Why I'll Never Take My Dog To Petsmart Again


Code Monkey
Staff member
As some of the forum regulars might know, my wife & I have a pet dog named Buster, or, as I prefer to call him, Fuzzy Dog. :D Fuzzy is a Bichon Frise & Maltese mix and is essentially a small ball of fur.

A few years back we took him to the local Petsmart to be groomed. When we dropped him off we made a point of telling the person to make sure that when he is crated he does not like anybody reaching towards his head. We requested and were denied being able to wait in the store with him until a groomer was ready for him. Had to be crated, that is their policy, no exceptions. Reluctantly we agreed but warned again repeatedly not reach in and go straight for his head. We also reiterated that we will be in the store waiting.

After about 15 minutes or so we see through the glass partition a groomer carrying Fuzzy out to one of the tables. We didn't want to spook him & get excited if he saw us so we walked around the store while waiting.

We wait to be paged that he is ready... nothing. Wait... nothing. Go back to check his status and are told that he is done but had to be flagged in their system as aggressive. Why I ask? Because when they crated him and reach in for him by the collar he growled. Yeah, really? Like we said would happen if you reach for his head? If the groomer was concerned why didn't they call us on the cell phone number that was provided or page us since we said several times that we'd be waiting in the store? Not their policy. GGgggrrrr..... :mad:

OK, a semi-bad experience, yes, but it didn't alarm us too much then because we normally take him to a private groomer who works out of her house and is somebody we know personally & trust fully. He seemed OK so we didn't think much about it.

So why my anti-Petsmart stance? Because of what happened on a subsequent trip to the store.

As we were walking around the store on a different visit to pick up supplies we could see a groomer carrying a small dog out onto one of the grooming tables. The dog was shaking a bit but not barking. Couldn't tell you if it was whimpering or whining because you can't hear inside of the grooming area when you are on the outside.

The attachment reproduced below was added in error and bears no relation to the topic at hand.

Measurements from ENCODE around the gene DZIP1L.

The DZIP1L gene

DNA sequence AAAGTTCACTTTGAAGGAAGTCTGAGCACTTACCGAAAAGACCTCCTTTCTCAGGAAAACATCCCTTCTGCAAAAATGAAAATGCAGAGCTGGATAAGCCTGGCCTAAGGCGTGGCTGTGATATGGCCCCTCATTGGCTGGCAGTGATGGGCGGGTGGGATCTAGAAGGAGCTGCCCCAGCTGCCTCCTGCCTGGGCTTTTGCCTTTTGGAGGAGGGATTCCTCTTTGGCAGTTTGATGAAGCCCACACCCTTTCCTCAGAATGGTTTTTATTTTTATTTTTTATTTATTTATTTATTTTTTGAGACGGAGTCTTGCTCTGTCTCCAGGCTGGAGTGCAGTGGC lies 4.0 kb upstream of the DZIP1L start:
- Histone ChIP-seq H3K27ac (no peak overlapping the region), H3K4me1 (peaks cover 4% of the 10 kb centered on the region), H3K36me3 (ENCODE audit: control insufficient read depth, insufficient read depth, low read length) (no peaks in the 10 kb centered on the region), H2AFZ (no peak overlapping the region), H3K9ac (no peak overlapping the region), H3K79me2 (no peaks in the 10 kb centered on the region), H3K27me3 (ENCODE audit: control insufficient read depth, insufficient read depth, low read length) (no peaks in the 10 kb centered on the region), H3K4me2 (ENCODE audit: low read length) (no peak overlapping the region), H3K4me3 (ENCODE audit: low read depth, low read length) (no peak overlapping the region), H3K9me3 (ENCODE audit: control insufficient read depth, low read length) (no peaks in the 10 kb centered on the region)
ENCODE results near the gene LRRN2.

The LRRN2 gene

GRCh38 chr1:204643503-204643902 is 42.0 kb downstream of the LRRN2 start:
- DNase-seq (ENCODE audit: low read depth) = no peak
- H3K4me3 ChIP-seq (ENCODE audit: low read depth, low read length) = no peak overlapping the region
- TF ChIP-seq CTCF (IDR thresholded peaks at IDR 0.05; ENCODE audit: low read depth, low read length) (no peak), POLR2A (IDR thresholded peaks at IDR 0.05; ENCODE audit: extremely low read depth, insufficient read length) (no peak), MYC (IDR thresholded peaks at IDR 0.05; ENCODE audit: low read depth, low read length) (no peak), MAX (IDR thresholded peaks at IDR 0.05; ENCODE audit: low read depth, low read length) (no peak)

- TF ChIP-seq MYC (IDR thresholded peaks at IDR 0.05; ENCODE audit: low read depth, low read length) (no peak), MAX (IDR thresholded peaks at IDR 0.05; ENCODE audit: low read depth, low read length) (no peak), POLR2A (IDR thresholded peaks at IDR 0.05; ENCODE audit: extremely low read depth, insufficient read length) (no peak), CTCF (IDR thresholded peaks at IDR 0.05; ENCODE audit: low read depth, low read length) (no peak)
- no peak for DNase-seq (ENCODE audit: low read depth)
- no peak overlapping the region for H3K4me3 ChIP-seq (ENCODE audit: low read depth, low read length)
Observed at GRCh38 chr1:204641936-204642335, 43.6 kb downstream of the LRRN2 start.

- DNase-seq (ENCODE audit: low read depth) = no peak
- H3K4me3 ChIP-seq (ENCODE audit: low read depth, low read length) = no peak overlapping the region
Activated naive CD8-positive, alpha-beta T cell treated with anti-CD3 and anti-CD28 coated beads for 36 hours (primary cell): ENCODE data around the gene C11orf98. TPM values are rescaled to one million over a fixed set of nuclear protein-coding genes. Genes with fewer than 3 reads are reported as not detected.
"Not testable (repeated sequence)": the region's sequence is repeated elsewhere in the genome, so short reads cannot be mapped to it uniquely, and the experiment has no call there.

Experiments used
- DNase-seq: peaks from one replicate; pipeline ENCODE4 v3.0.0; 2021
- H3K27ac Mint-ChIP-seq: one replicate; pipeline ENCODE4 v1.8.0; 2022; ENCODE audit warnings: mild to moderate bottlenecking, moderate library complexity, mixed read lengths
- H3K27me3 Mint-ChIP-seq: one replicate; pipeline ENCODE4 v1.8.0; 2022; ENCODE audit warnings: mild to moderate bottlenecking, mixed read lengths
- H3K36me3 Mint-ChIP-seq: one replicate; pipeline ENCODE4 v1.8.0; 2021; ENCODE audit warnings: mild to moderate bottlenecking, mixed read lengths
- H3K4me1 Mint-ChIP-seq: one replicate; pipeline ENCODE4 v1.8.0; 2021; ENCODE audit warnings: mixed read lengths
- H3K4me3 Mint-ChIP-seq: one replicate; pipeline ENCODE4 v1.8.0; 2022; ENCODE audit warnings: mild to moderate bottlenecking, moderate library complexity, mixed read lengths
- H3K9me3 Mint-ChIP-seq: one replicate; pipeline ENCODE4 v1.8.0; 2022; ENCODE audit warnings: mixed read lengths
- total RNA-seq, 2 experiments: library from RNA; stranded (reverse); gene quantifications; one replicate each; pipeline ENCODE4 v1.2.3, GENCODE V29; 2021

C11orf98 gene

The grooming table itself is a metal brushed aluminum table about five feet high. On one corner of the table is a metal pole that goes straight up. Attached to the top of the pole is leash that they put around the animals neck as a lead. It is not a collar or harness but just a simple loop. I don't know what the material is even if I guessed since customers can't get that close to the tables.

As the groomer put the loop around the dogs neck it was obvious that it was scared. It was shaking and kept trying to get closer to her but she would move it back to the center of the table.

At this point it is where it becomes a blur.

The groomer was moving away from the table and, whether the dog ran towards her or shook itself uncontrollably, I can't say, but the dog ended up dangling in mid-air suspended by the loop around his neck! :eek: The dog was panicking and the groomer did nothing. After what seemed like an eternity the dog went limp and only then did the groomer pick it up and put it back on the table. I think both my wife & I were in a state of shock for a few seconds at least! We could see the dog moving after it was put back on the table and the groomer then proceeded as if nothing unusual just occurred.

The scene took place so fast and was so shocking that at the time I did not even have the sense of mind to react. Reporting it to the store manager, or anybody, would have been a waste since it would have been our word against the several groomers in the room who did nothing. It is something that haunts me a little bit every time I hear that somebody we know is taking their pet to Petsmart or another of the big-box retailers.

After today I think I will be haunted even more. :cry:

A California lawsuit has been filed against PetSmart claiming that their dog was strangled while being groomed in the store.

A Downey couple has filed a lawsuit alleging that PetSmart is responsible for the death of Rita, their 4-month-old English Bulldog puppy.